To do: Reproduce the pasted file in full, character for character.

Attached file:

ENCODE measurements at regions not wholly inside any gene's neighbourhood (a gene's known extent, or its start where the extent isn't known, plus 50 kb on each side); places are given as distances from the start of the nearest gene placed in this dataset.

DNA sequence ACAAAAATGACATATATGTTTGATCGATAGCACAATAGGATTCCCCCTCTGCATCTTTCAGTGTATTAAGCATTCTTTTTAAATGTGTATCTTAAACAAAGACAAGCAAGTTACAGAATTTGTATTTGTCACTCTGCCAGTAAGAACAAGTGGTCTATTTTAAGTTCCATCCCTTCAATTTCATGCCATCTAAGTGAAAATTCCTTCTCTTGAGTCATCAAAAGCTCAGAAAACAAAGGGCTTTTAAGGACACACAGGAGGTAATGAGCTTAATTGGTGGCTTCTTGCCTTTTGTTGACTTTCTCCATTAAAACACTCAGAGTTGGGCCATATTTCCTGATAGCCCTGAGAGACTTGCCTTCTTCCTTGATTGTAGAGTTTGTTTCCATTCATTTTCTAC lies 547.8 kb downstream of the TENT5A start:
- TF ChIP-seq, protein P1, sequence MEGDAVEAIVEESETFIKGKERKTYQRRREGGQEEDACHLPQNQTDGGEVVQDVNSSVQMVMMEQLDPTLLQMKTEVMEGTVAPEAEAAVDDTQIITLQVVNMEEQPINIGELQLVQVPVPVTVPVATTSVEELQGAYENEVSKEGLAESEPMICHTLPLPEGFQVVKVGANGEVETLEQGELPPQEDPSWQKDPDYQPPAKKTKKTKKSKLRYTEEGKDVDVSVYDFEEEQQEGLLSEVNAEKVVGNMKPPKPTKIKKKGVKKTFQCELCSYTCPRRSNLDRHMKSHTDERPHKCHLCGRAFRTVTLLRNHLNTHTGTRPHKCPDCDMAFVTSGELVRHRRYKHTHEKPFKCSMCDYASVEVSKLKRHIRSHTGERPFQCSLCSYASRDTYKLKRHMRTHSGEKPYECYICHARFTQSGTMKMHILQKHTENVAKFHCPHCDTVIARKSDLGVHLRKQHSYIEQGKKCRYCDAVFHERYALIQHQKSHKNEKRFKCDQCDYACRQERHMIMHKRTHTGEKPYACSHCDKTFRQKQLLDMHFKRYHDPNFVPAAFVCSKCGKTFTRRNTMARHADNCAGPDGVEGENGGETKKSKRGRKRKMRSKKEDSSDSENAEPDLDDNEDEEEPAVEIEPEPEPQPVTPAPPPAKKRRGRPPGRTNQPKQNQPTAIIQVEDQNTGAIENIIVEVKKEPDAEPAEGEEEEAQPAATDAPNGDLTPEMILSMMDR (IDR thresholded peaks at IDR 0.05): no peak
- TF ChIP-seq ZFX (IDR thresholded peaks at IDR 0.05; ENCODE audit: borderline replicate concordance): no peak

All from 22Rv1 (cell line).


ENCODE measurements at regions not wholly inside any gene's neighbourhood (a gene's known extent, or its start where the extent isn't known, plus 50 kb on each side); places are given as distances from the start of the nearest gene placed in this dataset.

DNA sequence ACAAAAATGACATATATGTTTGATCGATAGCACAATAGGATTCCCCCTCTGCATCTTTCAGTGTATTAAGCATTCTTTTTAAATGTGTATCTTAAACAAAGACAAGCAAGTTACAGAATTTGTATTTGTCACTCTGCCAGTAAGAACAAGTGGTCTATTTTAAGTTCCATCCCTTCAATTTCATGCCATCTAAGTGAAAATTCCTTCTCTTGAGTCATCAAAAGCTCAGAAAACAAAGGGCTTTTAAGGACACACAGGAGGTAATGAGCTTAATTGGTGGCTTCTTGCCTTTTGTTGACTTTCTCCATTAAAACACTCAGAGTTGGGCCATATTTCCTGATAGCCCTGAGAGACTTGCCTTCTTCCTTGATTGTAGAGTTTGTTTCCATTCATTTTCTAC lies 547.8 kb downstream of the TENT5A start:
- TF ChIP-seq, protein P1, sequence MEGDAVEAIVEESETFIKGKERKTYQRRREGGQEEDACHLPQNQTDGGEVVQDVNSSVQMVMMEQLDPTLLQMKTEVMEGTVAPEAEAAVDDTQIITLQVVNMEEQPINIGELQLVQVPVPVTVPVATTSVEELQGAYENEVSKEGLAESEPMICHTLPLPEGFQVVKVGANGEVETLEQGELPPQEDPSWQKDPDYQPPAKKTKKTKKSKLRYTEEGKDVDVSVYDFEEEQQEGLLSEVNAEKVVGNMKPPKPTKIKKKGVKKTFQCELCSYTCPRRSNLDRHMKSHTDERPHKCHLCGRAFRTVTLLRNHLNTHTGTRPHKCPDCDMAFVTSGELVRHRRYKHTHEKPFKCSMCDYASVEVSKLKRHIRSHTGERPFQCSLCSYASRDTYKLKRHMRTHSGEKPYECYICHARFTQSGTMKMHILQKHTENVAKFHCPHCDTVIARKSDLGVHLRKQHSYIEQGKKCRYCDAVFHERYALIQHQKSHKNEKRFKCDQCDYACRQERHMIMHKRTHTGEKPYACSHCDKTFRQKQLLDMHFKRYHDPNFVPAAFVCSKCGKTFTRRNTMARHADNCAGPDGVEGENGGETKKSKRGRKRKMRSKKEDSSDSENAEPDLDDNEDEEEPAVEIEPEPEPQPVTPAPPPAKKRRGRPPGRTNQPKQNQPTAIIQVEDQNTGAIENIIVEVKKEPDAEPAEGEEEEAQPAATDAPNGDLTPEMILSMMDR (IDR thresholded peaks at IDR 0.05): no peak
- TF ChIP-seq ZFX (IDR thresholded peaks at IDR 0.05; ENCODE audit: borderline replicate concordance): no peak

All from 22Rv1 (cell line).